Alzheimer’s and DementiaCare:Dealing With Difficult Behaviors Angela Norman, DNP, GNP-BC, ACNP-BC Certified Dementia Practitioner South Arkansas Center on Aging Director
Why is this Important? “When You know better you do better”Maya Angelou
“A How To Program” • How to keep their dignity and your sanity • Caregiving 101 or….911
Normal Aging • Older adults may experience slower recall or forget only parts of an event. • Remains able to follow spoken and written instructions • Difficulty concentrating (requires fewer distractions, less noise, etc.) • Capacity to learn stays in tact, however, new info may take longer to absorb.
Dementia • Dementia is the loss of mental functioning that causes deficits in memory, language, learning ability, judgment, and orientation.
Dementia • Dementia is diagnosed when there are cognitive and behavioral symptoms that: • Interfere with the ability to function at work or usual activities, • Represent a decline from previous level of function • Are not explained by a delirium or other psychiatric disorder
Treatable or Reversible Causes of Dementia • D- drug reaction • E- Emotional disorders (depression, schizophrenia) • M- Metabolic and endocrine • E- Eyes and ears (sensory loss) • N- Nutritional deficits • T- Tumors or NPH • I- Infection (UTI, Pneumonia) • A- Arteriosclerosis
Irreversible Causes of Dementia • Alzheimer’s • Lewy Body • Vascular • Parkinson’s • Fronto-Temporal • Chronic Traumatic Encephalopathy
Behaviors • More positively referred to as “actions or reactions”
Physical changes in BRAIN • Frontal Lobe • Temporal lobe • Hippocampus • Occipital lobe • Sensory Center
Short Term Memory Loss • Usually first to go (Alzheimer’s) • As disease progresses, age regresses • Common behaviors seen • Remember…those things that irritate you today may be treasures tomorrow.
Communication • The single problem with communication is the illusion that it has taken place.” G.B. Shaw • When communication is impaired caregiving becomes a challenge
Benefits of Good Communication • Validates feelings • Creates reassurance and enhances cooperation • Enhances self esteem, reducing depression • Reduces isolation, loneliness • Diffuses power struggles, prevents catastrophic behaviors/abusive incidents
Communication • Stereotypic language “easier said than done,” “you got me” • Empty speech • Violations of conversation rules • Repeating stories • Windows of lucidity
Communication • Verbal • Nonverbal
Communication and Behavioral issues • Behind every behavior is an unmet need
Be a Good Detective • Listen • Observe what the patient is trying to tell you • Take time to figure out what they need • Begin with basics toileting , temperature, hunger and thirst • Develop trust by using good communication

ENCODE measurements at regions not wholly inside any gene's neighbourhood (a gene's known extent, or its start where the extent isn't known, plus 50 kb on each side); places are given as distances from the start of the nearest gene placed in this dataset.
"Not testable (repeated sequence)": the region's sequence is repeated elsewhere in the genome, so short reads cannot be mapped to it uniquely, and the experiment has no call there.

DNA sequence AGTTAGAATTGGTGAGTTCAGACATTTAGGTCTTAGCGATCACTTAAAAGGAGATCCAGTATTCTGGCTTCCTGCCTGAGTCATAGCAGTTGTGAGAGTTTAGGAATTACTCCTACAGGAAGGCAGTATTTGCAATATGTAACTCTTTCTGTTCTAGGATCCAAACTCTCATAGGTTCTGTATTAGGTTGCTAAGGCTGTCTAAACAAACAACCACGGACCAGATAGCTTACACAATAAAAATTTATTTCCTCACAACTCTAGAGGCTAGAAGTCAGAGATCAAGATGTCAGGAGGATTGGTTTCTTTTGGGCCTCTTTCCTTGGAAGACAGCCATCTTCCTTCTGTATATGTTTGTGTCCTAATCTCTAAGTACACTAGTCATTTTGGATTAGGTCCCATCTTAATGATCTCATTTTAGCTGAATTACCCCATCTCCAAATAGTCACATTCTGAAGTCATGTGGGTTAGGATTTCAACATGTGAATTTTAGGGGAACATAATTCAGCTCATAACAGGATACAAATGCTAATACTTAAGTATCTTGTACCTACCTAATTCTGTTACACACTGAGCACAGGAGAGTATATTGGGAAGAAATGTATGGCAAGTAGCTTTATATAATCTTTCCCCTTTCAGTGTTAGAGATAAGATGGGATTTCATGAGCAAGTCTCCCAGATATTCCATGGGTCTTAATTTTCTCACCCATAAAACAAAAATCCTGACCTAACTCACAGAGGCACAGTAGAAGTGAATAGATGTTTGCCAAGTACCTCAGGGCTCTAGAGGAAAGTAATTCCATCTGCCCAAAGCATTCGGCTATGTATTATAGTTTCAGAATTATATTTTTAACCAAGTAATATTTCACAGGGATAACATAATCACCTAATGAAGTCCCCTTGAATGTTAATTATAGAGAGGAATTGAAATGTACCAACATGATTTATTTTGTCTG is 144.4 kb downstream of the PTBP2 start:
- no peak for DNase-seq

Supportive Communication • 1. Greet before you Treat • 2. Focus on a positive greeting • 3. Give a compliment • 4. Bring a positive visual cue
Validation Therapy • Validation is a method of communicating with and helping the disoriented. • Validation is built on an empathetic attitude and a holistic view of individuals. Naomi Feil
Sensory Connections • Can bring comfort • Can cause agitation
Must Have:Skills and Techniques • 1. Visual- Must start with visual • 2. Verbal- has to match visual • 3. Touch- last, only use if above two are accomplished. • 4. Smell • 5. Taste.
Completing a Task:5 Steps • 1. Short simple information • 2. Provide Choices (1 or 2) • 3. Ask them for help (don’t command) • 4. Eliminate distractions • 5. Repeat same command and wait
You cannot control the disease.You can only control your reaction to it.
Creating Positive Outcomes • Remember their Greatness • Live their truth • Provide structure • Remove the word “No” • Removing an object • Identify favorites • Be like a duck • Be like the sun
Creating Positive Outcomes • Take Action • Kick start • Safe haven • Let go of expectations
Sundowning • Start the morning off right • Nap • Do something they love
Wandering • Problem solvers • Validate before redirecting
Hallucinations vs. Delusions • If this is new problem the patient needs an evaluation. • Don’t try to fix it, but Acknowledge… • Don’t use reality • Connect with the patient’s emotion regarding the situation • Meet their need • May need to change their environment • Go with the Flow!!!!!!
Patient Centered Care • When you have met one person with Alzheimer’s you have met one person with Alzheimer’s! • Listen to the words the staff/family use to describe the patient • Put the person first, not the characteristic
“People will forget what you said, people will forget what you did, but they will never forget how you made them feel.” Jolene Brackey
Seek Support • Can be exhausting • Feelings of grief/relief • Ask for help • Be aware of care giver burden and burnout! • Resources are available: • South Arkansas Center on Aging 870-881-8969 • Local support groups
References • www.nia.nih.gov/alzheimers • www.alz.org • www.caregiving.org • Teepasnow.com • Jolene Brackey, “Creating moments of Joy”